• Trade Finance: Public financing and financial assistance for trade with Russia has been prohibited. A grandfathering provision applies to binding commitments established prior to 26 February 2022. Small and medium sized enterprises (SMEs) as well as companies in the food, agriculture or medical sectors (including those with humanitarian purposes) may be able to rely on these additional exemptions.
  • Energy: The second EU sanctions package also prohibits the sale, supply, transfer and export to Russia of specific goods and technologies for use in oil refining, together with restrictions on the provision of related services. Until 27 May 2022, the execution of contracts concluded before 26 February 2022 and ancillary contracts shall remain permitted. Further exemptions shall only be granted if necessary for the urgent prevention or mitigation of an event likely to have a serious and significant impact on human health and safety or the environment.
  • Defence: Restrictions on the export of dual-use goods and technology have been tightened. Exports are now principally prohibited irrespective of whether intended for civil or military use. Exemptions can only be granted for legitimate and pre-determined purposes, such as humanitarian purposes or in relation to the international space programmes.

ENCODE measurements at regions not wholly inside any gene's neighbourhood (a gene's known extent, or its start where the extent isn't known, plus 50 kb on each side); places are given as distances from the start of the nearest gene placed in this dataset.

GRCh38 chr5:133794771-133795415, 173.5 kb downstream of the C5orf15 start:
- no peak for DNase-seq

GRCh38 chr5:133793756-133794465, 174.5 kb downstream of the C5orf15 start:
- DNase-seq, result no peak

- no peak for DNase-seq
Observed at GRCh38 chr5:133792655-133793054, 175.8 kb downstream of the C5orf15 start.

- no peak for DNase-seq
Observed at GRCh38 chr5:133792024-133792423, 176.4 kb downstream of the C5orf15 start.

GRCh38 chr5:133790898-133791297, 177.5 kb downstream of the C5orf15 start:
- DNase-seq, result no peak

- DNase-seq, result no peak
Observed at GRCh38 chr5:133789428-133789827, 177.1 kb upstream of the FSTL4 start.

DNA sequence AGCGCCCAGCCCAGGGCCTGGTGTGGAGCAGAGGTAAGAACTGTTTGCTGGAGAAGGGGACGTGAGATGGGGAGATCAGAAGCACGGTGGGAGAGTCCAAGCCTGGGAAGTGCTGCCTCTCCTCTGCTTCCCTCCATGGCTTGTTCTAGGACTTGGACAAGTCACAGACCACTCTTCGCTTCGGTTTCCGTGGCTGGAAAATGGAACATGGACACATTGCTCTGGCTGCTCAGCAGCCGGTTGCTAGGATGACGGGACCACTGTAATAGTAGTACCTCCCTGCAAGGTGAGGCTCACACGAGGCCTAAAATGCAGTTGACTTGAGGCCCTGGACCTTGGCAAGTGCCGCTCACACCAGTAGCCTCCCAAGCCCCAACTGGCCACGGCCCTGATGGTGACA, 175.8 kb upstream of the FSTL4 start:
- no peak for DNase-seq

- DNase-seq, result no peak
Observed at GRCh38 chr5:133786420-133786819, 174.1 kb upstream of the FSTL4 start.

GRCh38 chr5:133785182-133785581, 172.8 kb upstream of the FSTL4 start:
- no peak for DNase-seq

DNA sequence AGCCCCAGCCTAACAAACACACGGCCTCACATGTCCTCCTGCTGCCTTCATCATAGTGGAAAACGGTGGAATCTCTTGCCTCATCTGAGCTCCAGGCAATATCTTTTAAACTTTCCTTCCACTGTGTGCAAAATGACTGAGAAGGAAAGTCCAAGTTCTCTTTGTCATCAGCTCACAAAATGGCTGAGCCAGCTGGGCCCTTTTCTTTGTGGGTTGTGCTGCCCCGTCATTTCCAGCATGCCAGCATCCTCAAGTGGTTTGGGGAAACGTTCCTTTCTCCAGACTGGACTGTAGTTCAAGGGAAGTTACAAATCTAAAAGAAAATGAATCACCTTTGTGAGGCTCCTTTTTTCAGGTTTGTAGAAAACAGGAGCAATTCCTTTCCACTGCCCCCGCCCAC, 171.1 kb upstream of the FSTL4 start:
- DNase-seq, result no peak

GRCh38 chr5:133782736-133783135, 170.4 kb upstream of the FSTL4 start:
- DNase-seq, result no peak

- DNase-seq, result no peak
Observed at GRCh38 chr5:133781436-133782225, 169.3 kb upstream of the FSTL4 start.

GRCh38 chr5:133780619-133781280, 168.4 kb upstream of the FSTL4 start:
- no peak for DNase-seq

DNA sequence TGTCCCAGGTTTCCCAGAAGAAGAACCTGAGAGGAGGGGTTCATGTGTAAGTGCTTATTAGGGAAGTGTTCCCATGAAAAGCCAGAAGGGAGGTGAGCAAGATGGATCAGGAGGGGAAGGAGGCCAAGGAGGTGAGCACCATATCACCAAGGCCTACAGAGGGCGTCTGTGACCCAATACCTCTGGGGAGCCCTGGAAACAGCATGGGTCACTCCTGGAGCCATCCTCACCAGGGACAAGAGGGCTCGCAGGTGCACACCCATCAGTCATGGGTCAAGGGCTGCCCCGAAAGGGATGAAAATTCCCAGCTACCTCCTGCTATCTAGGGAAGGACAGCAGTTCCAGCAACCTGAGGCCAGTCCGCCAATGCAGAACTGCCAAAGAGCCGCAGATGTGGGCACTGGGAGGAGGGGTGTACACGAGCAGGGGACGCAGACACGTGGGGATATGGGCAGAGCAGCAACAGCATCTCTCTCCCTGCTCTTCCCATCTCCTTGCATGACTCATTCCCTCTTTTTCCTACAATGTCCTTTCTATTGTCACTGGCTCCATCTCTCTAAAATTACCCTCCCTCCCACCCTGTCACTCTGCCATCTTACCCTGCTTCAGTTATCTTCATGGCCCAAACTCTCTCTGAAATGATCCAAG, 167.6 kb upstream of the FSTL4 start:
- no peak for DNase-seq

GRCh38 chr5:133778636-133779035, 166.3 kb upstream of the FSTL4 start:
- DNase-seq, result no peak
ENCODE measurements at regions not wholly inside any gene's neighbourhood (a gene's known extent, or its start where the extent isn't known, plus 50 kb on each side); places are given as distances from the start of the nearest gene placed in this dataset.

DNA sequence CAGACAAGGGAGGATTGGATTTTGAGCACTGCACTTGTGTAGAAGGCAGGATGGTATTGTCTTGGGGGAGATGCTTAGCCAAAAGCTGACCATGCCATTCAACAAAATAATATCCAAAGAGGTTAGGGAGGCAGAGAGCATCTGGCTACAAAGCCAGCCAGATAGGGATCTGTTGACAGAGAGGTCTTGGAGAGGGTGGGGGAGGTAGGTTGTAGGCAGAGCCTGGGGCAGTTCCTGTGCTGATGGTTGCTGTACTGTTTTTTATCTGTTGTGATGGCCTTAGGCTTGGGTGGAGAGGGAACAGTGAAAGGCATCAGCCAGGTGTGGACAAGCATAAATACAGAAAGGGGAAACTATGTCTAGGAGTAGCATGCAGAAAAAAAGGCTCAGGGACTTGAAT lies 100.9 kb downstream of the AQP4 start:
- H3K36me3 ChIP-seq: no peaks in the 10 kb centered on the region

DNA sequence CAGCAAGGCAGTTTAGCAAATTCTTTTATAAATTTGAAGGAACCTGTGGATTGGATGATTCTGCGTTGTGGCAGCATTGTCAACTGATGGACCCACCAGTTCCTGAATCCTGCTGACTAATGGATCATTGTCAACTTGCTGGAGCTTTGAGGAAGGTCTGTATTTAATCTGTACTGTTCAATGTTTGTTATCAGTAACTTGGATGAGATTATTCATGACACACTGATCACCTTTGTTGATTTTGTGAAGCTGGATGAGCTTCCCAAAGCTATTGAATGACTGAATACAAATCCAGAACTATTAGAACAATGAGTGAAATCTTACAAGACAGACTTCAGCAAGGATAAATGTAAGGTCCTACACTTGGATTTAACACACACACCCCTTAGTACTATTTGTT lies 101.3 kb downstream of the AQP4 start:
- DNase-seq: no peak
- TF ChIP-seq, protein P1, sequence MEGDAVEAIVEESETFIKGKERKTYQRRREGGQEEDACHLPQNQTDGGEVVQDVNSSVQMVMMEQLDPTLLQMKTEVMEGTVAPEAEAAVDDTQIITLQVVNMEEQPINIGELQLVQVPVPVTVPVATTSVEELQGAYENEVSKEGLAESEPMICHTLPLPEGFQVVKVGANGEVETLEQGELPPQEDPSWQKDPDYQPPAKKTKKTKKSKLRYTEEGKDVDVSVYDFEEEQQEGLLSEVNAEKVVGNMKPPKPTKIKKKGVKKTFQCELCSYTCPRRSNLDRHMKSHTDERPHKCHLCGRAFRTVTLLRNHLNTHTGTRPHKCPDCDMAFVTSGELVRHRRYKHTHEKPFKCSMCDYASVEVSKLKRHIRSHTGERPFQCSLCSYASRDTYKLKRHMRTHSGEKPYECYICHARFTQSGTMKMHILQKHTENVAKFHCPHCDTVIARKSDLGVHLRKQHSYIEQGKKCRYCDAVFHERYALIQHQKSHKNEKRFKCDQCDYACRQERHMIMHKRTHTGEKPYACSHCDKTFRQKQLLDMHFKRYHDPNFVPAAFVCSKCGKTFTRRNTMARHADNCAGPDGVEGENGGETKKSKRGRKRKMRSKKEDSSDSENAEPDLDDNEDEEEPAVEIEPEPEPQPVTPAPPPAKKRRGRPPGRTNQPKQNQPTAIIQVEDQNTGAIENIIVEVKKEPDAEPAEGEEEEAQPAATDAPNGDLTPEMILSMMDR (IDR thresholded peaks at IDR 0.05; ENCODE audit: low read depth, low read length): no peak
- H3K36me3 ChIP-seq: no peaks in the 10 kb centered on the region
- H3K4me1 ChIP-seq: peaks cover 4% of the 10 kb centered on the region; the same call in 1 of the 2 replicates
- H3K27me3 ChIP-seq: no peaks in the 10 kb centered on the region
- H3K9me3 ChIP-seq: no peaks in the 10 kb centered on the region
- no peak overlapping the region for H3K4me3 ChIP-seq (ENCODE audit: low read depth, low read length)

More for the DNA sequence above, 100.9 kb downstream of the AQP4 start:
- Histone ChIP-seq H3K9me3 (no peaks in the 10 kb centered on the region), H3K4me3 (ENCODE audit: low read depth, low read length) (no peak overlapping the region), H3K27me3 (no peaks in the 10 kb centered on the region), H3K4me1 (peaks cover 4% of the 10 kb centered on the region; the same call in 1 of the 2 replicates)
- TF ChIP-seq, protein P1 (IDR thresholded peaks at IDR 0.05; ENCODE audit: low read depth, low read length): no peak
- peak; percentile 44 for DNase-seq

• Technology Sector: Export restrictions have been enacted on electronic goods like microcomputers and batteries, semiconductors and waivers, specific (high-tech) computers, specific software, telecommunications equipment, information security, sensors and lasers, and navigation and aviation technology, including maritime and space technology. However, there are a number of exemptions that may allow for the continued export of such goods depending on the circumstances and their intended use.
  • Aviation: The second EU sanctions package further introduces an export ban on goods and technology suited for use in aviation and the space industry and prohibits the provision of insurance and reinsurance and maintenance services in relation to those goods and technology. This explicitly prohibits the sale of “aircraft, spacecraft, and parts thereof”. It also prohibits the provision of technical assistance and other related services as well as financing and financial assistance in relation to the goods and technology subject to this prohibition. Exemptions shall only apply until 28 March 2022 in respect of the execution of contracts concluded before 26 February 2022.